June 2015
Volume 56, Issue 7
Free
ARVO Annual Meeting Abstract  |   June 2015
GPS Usage in Bioptic and Non-Bioptic Low Vision Drivers
Author Affiliations & Notes
  • Patrick Lee
    Low Vision, Spectrios Institue for Low Vision, Wheaton, IL
    Low Vision/Ocular Disease, Illinois College of Optometry, Chicago, IL
  • Maria Cucuras
    Low Vision/Ocular Disease, Illinois College of Optometry, Chicago, IL
    Low Vision Rehabilitation, Chicago Lighthouse for People who are Blind or Visually Impaired, Chicago, IL
  • Robert E. Chun
    Low Vision, Spectrios Institue for Low Vision, Wheaton, IL
    Ophthalmology, Loyola University Chicago, Chicago, IL
  • Gregg C. Pusateri
    Low Vision, Spectrios Institue for Low Vision, Wheaton, IL
  • Walter M Jay
    Ophthalmology, Loyola University Chicago, Chicago, IL
  • Footnotes
    Commercial Relationships Patrick Lee, None; Maria Cucuras, None; Robert Chun, None; Gregg Pusateri, None; Walter Jay, None
  • Footnotes
    Support None
Investigative Ophthalmology & Visual Science June 2015, Vol.56, 502. doi:
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    • Get Citation

      Patrick Lee, Maria Cucuras, Robert E. Chun, Gregg C. Pusateri, Walter M Jay; GPS Usage in Bioptic and Non-Bioptic Low Vision Drivers. Invest. Ophthalmol. Vis. Sci. 2015;56(7 ):502.

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      © ARVO (1962-2015); The Authors (2016-present)

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Abstract
 
Purpose
 

<br /> We surveyed bioptic and non-bioptic Illinois low vision drivers to determine their GPS (global positioning system) device usage.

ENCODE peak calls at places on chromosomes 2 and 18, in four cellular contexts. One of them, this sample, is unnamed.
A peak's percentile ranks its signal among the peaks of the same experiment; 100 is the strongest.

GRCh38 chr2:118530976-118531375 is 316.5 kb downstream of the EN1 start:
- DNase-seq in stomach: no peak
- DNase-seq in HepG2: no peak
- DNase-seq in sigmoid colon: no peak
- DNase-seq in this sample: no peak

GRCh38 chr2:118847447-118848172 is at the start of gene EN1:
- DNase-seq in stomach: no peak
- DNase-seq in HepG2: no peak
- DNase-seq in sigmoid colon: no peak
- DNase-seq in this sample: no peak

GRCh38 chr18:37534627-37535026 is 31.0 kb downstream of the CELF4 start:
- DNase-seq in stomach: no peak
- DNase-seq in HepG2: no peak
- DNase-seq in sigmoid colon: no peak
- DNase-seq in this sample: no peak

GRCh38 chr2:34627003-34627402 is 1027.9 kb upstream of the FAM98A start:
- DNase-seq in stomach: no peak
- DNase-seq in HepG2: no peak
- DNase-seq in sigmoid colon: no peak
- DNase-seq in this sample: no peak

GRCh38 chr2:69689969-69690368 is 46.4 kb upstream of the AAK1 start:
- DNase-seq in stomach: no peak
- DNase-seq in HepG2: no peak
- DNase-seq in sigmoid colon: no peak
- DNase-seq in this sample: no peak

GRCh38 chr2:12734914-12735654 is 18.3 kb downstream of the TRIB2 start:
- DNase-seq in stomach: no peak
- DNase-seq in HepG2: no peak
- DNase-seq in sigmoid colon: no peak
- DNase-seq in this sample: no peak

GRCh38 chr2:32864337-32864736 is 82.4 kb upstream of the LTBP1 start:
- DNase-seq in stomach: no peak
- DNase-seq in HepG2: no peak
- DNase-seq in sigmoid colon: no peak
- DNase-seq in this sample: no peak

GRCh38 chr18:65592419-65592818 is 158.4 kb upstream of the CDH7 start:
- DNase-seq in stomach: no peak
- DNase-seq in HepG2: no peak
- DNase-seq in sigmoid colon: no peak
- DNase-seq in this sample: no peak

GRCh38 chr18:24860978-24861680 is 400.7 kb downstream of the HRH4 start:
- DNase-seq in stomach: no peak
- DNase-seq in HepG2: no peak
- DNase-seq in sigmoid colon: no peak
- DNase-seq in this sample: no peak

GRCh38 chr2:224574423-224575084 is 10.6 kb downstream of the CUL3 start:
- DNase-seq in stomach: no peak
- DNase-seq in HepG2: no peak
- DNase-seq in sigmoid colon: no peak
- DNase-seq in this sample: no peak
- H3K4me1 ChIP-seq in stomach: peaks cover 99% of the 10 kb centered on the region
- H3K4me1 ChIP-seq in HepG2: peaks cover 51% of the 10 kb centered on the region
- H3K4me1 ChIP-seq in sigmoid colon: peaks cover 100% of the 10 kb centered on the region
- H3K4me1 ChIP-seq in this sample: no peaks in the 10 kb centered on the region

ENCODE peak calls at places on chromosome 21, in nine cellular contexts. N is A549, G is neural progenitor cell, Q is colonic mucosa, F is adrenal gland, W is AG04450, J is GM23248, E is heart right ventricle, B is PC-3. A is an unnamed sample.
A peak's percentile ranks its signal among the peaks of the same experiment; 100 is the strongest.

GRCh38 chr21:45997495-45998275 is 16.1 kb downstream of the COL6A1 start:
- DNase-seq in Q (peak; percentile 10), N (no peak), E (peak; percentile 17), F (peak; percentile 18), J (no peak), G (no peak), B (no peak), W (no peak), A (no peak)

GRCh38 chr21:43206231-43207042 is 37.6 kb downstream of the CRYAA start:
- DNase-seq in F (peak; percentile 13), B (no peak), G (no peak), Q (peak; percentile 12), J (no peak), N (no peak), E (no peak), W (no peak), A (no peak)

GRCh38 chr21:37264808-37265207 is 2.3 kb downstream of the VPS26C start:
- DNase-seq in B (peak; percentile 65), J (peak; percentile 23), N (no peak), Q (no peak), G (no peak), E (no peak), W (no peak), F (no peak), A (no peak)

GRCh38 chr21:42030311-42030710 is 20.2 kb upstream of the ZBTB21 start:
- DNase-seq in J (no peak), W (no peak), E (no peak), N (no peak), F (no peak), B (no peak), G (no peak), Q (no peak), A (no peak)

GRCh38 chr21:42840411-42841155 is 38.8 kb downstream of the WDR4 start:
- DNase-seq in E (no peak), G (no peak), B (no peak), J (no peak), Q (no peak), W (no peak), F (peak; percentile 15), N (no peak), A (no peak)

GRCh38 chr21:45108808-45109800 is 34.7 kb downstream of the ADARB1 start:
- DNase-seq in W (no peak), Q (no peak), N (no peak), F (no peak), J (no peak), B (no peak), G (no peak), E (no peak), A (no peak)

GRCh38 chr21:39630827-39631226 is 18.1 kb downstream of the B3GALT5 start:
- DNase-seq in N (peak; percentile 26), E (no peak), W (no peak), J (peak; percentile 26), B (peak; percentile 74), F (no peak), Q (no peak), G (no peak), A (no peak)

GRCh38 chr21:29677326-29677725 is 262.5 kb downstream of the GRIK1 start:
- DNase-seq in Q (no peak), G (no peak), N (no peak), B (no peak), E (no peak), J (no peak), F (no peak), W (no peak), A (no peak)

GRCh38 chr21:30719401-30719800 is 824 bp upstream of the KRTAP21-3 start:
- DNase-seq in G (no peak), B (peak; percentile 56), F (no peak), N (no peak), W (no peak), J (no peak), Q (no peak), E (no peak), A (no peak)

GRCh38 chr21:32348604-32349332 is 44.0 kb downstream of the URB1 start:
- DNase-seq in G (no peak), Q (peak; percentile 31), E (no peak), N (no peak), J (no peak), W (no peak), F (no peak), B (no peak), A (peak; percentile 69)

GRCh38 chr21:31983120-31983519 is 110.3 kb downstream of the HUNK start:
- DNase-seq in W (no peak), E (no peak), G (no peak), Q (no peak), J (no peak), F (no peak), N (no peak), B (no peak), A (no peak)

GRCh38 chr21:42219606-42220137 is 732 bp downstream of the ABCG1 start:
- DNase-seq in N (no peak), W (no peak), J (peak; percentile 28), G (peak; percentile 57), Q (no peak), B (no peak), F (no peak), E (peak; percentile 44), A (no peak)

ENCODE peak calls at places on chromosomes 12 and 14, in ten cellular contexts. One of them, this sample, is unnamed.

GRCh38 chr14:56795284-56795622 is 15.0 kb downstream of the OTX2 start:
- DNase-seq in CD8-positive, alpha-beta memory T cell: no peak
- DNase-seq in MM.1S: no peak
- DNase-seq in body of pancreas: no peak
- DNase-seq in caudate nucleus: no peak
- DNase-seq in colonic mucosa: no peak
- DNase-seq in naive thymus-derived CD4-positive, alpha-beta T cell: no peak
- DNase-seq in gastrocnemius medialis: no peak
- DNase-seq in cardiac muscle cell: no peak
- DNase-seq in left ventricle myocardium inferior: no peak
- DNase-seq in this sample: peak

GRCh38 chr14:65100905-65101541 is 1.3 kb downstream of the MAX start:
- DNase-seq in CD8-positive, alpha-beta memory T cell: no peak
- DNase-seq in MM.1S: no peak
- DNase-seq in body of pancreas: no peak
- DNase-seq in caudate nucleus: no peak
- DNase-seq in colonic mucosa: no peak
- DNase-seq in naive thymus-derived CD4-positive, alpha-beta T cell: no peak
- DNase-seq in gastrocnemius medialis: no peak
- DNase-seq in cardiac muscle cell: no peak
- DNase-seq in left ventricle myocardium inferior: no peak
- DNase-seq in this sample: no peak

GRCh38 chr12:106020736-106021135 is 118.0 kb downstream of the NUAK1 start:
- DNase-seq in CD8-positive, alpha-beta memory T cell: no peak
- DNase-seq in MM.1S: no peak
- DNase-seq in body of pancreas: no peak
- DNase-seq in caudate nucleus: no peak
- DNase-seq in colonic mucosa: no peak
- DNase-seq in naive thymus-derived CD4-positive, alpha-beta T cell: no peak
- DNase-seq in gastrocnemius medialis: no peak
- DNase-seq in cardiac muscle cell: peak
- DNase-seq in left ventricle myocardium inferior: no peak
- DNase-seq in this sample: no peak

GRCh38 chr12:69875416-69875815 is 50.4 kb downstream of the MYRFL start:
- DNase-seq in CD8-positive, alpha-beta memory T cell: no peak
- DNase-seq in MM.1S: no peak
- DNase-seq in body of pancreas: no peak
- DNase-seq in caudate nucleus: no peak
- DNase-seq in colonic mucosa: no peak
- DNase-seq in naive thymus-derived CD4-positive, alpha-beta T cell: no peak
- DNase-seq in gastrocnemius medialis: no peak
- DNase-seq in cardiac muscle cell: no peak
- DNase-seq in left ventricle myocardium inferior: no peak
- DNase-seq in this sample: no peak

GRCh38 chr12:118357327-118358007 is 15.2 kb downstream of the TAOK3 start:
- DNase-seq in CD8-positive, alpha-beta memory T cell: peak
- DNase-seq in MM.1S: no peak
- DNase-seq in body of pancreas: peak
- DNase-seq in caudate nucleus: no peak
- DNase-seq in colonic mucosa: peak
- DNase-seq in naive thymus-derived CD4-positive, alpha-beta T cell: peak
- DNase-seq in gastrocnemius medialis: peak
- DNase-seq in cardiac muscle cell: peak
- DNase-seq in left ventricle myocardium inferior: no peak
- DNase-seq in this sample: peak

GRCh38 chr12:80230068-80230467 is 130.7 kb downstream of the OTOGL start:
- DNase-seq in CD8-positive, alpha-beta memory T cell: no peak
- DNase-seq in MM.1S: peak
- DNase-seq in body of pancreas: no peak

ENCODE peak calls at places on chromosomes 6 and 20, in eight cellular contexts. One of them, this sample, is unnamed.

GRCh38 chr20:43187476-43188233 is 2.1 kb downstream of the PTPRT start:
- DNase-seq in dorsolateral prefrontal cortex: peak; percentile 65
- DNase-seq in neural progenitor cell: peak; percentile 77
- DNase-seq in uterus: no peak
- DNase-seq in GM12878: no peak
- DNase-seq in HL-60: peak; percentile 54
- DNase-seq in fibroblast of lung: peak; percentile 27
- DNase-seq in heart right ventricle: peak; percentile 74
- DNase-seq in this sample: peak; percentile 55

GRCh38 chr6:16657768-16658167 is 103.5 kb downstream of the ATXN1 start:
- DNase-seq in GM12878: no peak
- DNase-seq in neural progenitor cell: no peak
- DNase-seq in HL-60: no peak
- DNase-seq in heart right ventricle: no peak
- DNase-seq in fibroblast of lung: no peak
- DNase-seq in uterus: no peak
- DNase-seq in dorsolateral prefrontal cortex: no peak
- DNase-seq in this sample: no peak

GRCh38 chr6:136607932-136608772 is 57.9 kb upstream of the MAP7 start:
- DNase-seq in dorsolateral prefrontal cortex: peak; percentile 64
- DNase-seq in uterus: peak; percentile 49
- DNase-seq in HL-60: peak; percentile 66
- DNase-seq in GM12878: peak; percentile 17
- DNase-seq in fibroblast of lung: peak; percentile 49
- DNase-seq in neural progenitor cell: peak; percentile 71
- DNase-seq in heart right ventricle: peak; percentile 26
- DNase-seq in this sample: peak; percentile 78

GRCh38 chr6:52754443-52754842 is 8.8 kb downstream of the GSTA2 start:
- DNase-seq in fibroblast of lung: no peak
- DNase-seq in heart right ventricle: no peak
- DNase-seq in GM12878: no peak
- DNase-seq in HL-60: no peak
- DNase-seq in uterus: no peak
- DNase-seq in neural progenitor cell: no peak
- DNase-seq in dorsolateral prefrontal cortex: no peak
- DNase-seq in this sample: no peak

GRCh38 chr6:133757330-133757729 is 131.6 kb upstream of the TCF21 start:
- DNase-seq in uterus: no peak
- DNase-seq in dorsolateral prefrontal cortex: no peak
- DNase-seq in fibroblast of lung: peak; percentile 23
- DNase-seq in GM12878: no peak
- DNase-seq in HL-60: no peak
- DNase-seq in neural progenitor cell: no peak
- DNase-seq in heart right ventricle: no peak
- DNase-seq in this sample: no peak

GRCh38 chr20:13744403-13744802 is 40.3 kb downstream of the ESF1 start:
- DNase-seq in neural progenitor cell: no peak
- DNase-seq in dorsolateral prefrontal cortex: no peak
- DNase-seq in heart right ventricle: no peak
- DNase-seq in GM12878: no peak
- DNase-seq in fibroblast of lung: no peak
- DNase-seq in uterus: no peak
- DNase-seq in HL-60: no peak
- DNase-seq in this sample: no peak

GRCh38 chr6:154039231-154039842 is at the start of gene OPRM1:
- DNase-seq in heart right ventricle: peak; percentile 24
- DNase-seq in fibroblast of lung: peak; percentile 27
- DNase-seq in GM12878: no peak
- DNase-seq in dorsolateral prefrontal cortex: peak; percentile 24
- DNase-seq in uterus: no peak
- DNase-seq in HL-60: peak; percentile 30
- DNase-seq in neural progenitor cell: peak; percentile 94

Methods
 

<br /> Low vision patients completed an IRB-approved phone survey regarding driving demographics and usage of GPS while driving. Patients were eligible to participate if they were 18 years of age or older, and met one of the following criteria: best corrected visual acuity (BCVA) worse than 20/40, central or significant peripheral visual field defects, or a combination of both. Participants were also required to be active drivers with an Illinois driver’s license (Day and Night, Day Only restriction, or Bioptic restriction; see link for Illinois driving vision requirements: http://www.cyberdriveillinois.com/departments/drivers/drivers_license/medical_vision.html ). Participants were asked driving-related questions such as use of bioptic telescope, frequency of driving, driving comfort level and primary motivation for driving. GPS-related questions included type of GPS used (built-in car navigation device, separate device, or smartphone GPS application), frequency of use or reasons for not using, helpful features, and qualities that would make GPS more useful.

 
Results
 

<br /> Of 27 low vision drivers, 10 (37%) used GPS while driving. Four reported use of a smartphone GPS application, 3 used a built-in car navigation system, and 3 used a separate GPS navigation unit. The average age for GPS users was 53.6 and for non-users was 75.1. All 10 drivers that used GPS while driving reported increased comfort or safety level while driving. There was a positive correlation between those that own a smartphone and those that use GPS to drive (Spearman rank correlation coefficient (SRCC)=0.394, p<0.04). Of those that use GPS to drive, all 10 reported usage when driving to unfamiliar destinations. There was no difference in GPS usage between bioptic and non-bioptic low vision drivers(SRCC=0.631, p<0.002).

 
Conclusions
 

<br /> Only 37 % of bioptic and non-bioptic low vision drivers used GPS devices. Those that used GPS found that it helped improve their comfort and safety while driving. Since non-GPS users were significantly older than GPS users, it was likely that older participants would benefit from GPS technology training from their low vision eye care professionals.

 
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